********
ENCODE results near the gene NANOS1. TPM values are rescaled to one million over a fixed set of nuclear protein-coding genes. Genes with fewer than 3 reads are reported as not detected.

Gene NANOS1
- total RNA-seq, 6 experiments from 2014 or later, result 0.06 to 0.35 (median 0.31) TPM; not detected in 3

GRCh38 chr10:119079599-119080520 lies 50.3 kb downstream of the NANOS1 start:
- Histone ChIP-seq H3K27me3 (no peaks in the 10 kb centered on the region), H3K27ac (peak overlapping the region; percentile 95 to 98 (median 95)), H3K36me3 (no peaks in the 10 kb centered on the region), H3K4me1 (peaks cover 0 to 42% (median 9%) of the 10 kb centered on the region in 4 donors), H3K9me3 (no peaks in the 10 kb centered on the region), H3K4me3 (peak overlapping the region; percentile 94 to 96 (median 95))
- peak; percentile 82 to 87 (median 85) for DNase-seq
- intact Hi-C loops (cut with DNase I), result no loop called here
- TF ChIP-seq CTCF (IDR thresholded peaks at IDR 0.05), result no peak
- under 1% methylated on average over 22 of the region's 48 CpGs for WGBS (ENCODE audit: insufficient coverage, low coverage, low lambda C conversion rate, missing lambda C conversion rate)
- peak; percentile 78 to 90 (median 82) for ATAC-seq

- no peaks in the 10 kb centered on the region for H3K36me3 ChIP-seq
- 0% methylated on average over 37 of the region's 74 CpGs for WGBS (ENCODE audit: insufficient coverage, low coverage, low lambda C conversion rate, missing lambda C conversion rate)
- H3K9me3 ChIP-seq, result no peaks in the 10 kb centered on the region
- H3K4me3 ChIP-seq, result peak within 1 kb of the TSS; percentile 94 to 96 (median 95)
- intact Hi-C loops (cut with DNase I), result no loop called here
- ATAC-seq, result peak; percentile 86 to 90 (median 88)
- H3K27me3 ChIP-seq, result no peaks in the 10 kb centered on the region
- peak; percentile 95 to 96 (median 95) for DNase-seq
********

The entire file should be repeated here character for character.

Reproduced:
ENCODE results near the gene NANOS1. TPM values are rescaled to one million over a fixed set of nuclear protein-coding genes. Genes with fewer than 3 reads are reported as not detected.

Gene NANOS1
- total RNA-seq, 6 experiments from 2014 or later, result 0.06 to 0.35 (median 0.31) TPM; not detected in 3

GRCh38 chr10:119079599-119080520 lies 50.3 kb downstream of the NANOS1 start:
- Histone ChIP-seq H3K27me3 (no peaks in the 10 kb centered on the region), H3K27ac (peak overlapping the region; percentile 95 to 98 (median 95)), H3K36me3 (no peaks in the 10 kb centered on the region), H3K4me1 (peaks cover 0 to 42% (median 9%) of the 10 kb centered on the region in 4 donors), H3K9me3 (no peaks in the 10 kb centered on the region), H3K4me3 (peak overlapping the region; percentile 94 to 96 (median 95))
- peak; percentile 82 to 87 (median 85) for DNase-seq
- intact Hi-C loops (cut with DNase I), result no loop called here
- TF ChIP-seq CTCF (IDR thresholded peaks at IDR 0.05), result no peak
- under 1% methylated on average over 22 of the region's 48 CpGs for WGBS (ENCODE audit: insufficient coverage, low coverage, low lambda C conversion rate, missing lambda C conversion rate)
- peak; percentile 78 to 90 (median 82) for ATAC-seq

- no peaks in the 10 kb centered on the region for H3K36me3 ChIP-seq
- 0% methylated on average over 37 of the region's 74 CpGs for WGBS (ENCODE audit: insufficient coverage, low coverage, low lambda C conversion rate, missing lambda C conversion rate)
- H3K9me3 ChIP-seq, result no peaks in the 10 kb centered on the region
- H3K4me3 ChIP-seq, result peak within 1 kb of the TSS; percentile 94 to 96 (median 95)
- intact Hi-C loops (cut with DNase I), result no loop called here
- ATAC-seq, result peak; percentile 86 to 90 (median 88)
- H3K27me3 ChIP-seq, result no peaks in the 10 kb centered on the region
- peak; percentile 95 to 96 (median 95) for DNase-seq